Dept of agriculture orders submachine guns with 30 round magazines

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posted on May, 15 2014 @ 07:45 PM
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originally posted by: LDragonFire
The patriot act is responsible for government departments arming there own police and swat forces. So you can thank GWB for this situation and you can blame Obama and congress for the continuing programs. Seems the government is preparing for war, who do you think the war will be against?


Talk about intellectual dishonesty.

Blame Bush eh ?

The 'Patriot Act' was written before ole GW ever got in to office.

Then I suggest looking up CLintons omnibus counter 'terrorism' act in the 90s.

Then go back even further to Carters FISA act of the 70's.



Months before the Oklahoma City bombing took place, Biden introduced another bill called the Omnibus Counterterrorism Act of 1995. It previewed the 2001 Patriot Act by allowing secret evidence to be used in prosecutions, expanding the Foreign Intelligence Surveillance Act and wiretap laws, creating a new federal crime of “terrorism” that could be invoked based on political beliefs, permitting the U.S. military to be used in civilian law enforcement, and allowing permanent detention of non-U.S. citizens without judicial review.* The Center for National Security Studies said the bill would erode “constitutional and statutory due process protections” and would “authorize the Justice Department to pick and choose crimes to investigate and prosecute based on political beliefs and assocLinkiations.”


www.washingtonsblog.com...



The Foreign Intelligence Surveillance Act of 1978 ("FISA" Pub.L. 95–511, 92 Stat. 1783, 50 U.S.C. ch. 36) is a United States federal law which prescribes procedures for the physical and electronic surveillance and collection of "foreign intelligence information" between "foreign powers" and "agents of foreign powers" (which may include American citizens and permanent residents suspected of espionage or terrorism).[1] The law does not apply outside the United States. It has been repeatedly amended since the September 11 attacks


en.wikipedia.org...

Back to the topic.




posted on May, 15 2014 @ 08:14 PM
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a reply to: neo96

H R 3162 (patriot act) Introduced by Sensenbrenner (R-WI) on Oct 23, 2001.

Passed the House on Oct 24, 2001
Republican 211 yes 3 no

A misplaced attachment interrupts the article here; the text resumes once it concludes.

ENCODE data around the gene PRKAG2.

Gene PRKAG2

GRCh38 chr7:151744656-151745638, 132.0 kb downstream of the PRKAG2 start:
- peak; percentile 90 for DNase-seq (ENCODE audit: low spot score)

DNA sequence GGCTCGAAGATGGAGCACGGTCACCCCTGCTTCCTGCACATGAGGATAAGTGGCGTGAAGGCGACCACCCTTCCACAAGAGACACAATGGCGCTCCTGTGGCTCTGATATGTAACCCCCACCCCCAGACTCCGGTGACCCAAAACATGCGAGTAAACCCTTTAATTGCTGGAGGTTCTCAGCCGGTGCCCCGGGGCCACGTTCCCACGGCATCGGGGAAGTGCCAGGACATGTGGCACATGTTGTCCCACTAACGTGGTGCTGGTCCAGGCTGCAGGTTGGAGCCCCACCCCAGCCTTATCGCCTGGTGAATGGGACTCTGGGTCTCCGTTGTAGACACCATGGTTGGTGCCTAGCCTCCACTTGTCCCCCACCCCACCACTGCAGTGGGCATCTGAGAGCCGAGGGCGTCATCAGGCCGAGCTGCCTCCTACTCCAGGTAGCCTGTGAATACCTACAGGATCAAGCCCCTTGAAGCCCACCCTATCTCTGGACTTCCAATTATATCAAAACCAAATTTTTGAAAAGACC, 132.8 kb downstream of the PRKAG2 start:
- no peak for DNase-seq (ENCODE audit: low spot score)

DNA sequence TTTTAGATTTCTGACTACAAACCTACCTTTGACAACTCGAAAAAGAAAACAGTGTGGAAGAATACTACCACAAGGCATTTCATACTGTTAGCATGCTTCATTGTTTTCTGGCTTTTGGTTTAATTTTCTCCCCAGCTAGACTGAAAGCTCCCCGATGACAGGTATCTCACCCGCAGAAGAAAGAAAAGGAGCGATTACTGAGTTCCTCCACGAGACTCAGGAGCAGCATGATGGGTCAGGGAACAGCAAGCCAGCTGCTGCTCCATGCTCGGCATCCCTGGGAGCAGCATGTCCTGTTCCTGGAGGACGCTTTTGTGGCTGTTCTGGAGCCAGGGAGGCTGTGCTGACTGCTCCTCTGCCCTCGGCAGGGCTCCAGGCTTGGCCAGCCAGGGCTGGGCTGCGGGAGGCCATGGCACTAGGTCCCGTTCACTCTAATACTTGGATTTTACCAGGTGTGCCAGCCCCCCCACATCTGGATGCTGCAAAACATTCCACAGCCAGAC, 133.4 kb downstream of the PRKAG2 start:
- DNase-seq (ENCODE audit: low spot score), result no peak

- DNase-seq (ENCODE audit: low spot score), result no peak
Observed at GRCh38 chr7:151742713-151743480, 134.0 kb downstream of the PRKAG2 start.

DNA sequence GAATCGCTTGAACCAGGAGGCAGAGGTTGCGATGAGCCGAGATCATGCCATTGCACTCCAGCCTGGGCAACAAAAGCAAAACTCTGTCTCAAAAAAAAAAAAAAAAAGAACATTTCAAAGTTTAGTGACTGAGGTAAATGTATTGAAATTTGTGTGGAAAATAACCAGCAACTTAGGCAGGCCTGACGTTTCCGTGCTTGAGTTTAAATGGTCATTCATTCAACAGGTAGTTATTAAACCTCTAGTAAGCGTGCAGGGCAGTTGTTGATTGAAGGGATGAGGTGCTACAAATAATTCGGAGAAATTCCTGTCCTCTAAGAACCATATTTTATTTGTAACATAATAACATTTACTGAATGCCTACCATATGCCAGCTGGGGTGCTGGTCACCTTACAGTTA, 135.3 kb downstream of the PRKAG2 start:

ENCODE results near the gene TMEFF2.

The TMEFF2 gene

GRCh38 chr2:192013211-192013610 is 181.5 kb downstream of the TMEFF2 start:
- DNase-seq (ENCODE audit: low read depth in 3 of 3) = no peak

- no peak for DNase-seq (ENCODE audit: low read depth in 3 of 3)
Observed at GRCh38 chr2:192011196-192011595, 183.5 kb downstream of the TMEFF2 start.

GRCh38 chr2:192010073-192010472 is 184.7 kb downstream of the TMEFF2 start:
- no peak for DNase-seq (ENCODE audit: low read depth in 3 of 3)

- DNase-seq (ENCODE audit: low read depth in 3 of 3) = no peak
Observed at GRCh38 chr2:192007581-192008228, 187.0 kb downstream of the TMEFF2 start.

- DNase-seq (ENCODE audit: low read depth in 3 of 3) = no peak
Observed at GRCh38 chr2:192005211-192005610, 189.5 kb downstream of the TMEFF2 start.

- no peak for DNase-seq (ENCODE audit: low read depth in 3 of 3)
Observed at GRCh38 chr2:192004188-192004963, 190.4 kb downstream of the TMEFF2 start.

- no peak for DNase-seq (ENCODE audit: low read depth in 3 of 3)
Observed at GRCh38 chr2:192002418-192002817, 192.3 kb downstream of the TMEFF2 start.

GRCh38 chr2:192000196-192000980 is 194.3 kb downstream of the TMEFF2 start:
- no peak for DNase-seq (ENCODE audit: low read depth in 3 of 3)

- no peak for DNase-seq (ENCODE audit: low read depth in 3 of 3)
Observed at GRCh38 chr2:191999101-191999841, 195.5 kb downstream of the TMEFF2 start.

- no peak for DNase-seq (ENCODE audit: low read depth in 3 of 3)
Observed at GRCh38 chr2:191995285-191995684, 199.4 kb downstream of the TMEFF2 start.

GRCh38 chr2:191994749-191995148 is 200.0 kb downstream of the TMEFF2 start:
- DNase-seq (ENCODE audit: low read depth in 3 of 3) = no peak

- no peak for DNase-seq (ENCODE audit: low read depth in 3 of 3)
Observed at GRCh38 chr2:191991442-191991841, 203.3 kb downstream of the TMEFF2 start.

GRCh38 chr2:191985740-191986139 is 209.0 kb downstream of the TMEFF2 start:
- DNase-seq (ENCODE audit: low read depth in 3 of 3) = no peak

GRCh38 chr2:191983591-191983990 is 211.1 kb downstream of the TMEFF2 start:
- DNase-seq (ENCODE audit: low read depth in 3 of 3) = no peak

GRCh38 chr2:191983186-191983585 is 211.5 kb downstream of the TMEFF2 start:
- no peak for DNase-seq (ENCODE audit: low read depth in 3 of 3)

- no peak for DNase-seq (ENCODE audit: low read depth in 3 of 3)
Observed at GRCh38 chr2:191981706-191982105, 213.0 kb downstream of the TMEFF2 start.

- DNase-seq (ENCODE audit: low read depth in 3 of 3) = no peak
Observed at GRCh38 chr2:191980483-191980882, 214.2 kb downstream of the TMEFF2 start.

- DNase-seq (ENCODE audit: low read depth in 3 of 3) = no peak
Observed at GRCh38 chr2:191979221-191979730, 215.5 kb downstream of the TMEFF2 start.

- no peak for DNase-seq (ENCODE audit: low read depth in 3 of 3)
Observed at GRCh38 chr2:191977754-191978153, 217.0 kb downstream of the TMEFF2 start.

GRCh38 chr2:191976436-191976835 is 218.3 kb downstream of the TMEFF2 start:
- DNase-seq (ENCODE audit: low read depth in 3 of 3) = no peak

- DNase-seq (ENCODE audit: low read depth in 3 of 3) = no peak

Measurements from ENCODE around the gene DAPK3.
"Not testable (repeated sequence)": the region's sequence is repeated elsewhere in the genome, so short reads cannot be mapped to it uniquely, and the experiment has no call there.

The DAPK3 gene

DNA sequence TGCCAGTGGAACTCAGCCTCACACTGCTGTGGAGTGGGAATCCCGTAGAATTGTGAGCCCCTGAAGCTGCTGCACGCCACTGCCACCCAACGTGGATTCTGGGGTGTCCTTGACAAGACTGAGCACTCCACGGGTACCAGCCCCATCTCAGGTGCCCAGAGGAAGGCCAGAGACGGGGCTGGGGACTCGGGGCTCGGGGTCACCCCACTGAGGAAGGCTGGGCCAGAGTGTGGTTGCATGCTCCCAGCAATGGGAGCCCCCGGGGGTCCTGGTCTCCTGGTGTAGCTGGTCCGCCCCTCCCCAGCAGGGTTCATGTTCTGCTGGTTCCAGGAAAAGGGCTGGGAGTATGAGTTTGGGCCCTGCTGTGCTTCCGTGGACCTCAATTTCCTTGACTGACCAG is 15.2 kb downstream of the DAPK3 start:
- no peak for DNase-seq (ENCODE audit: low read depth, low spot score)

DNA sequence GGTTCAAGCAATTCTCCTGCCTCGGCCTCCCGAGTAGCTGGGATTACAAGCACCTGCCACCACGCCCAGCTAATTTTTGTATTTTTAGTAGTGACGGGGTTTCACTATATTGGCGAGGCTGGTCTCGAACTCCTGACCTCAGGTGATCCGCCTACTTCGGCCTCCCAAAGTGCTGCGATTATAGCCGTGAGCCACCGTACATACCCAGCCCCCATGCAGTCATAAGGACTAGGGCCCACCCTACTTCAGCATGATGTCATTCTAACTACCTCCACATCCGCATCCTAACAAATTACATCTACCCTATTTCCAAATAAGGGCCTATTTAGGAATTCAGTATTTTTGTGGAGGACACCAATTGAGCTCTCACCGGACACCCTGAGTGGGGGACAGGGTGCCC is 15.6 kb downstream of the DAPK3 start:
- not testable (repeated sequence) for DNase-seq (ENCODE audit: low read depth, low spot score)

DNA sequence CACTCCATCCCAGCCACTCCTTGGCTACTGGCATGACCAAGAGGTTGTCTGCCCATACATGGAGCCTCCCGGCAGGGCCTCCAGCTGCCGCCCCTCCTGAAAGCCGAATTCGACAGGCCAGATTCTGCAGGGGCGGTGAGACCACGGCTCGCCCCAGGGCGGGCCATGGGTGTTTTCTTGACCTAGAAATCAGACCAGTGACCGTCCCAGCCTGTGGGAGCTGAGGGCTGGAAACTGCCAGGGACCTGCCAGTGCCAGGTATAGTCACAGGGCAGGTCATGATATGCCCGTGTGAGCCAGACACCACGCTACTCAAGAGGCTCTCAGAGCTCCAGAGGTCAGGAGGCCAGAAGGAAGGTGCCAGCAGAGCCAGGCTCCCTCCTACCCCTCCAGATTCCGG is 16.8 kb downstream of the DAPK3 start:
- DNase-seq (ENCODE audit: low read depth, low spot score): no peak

Democrat 145 yes 62 no

Passed the Senate Oct 25, 2001
98 yes 1 no

Signed by GWB on Oct 26, 2001

This law is why the governmental departments have there own police forces, unless you can prove otherwise!
edit on 15-5-2014 by LDragonFire because: (no reason given)



posted on May, 15 2014 @ 08:36 PM
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a reply to: yeahright Ive seen those soyabeans man!




posted on May, 15 2014 @ 08:47 PM
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a reply to: neo96


Tritium night sights for front and rear, rails for attachment of flashlight (front under fore grip) and scope (top rear)


Night sights and flashlight attachments.

Very specific requirement if you ask me.

A reasonable set up for shooting vermin at night.

But of course, being as this is ATS, we have to assume the very worst..



posted on May, 16 2014 @ 08:12 AM
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originally posted by: AlphaHawk

Night sights and flashlight attachments.

Very specific requirement if you ask me.

A reasonable set up for shooting vermin at night.

But of course, being as this is ATS, we have to assume the very worst..


The fact that it has tritium night sights and a flashlight attachment doesn't lead me in that direction. Those are common features of defensive handguns.

Its a burst-fire capable submachine gun with a 30 round magazine hanging out the bottom chambered for a short range pistol cartridge. That's a miserable choice for pest control. It seems rather clear to me that this is for traditional law-enforcement purposes by the USDA. Nothing more, nothing less and I don't have any major issue with it.



posted on May, 16 2014 @ 08:16 AM
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a reply to: vor78

Is there any federal agency you don't figure needs it's own special weapons assault teams?

I think that's the problem many of us see here. It's not the fact USDA doesn't deal with laws and people don't break them from time to time. It's how many different and stand alone heavily armed units of law enforcement do we want to have?

Police state starts taking on entirely new meanings for truth by sheer economy of scale after a certain point. Behavior doesn't even need to enter into it for the truth of the issue, IMO.

The asses conducting sting operations and armed raids for raw milk don't need automatic weapons to add to their terror potential, IMO. They do fine without the extra hardware. The folks locally who were among the first national examples of raw milk peddlers being brought down by the mighty Feds would agree, I have no doubt.



posted on May, 16 2014 @ 08:24 AM
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a reply to: Wrabbit2000

Don't get me wrong, I think its a valid concern and there's a fine line there somewhere. But on the surface of it, I don't blame USDA investigators for wanting to have more than just a handgun if they think they're walking into a particularly dangerous situation. One thing that might change my mind would be the number they're buying, which is something I haven't seen yet and might be the point where they cross that fine line I mentioned above.



posted on May, 16 2014 @ 08:53 AM
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1. Varmit control - how about 22 plinker?
2. No need - There is no need for all of these agencies to be armed as they are. They were no for decades and now, suddenly, they need it? If there is a land issue, use the BLM or ICE or DHS or list goes on and on..
3. Too keep out of private hands - This is another one I kick around. If you keep something out of the hands of those you want to control, you can.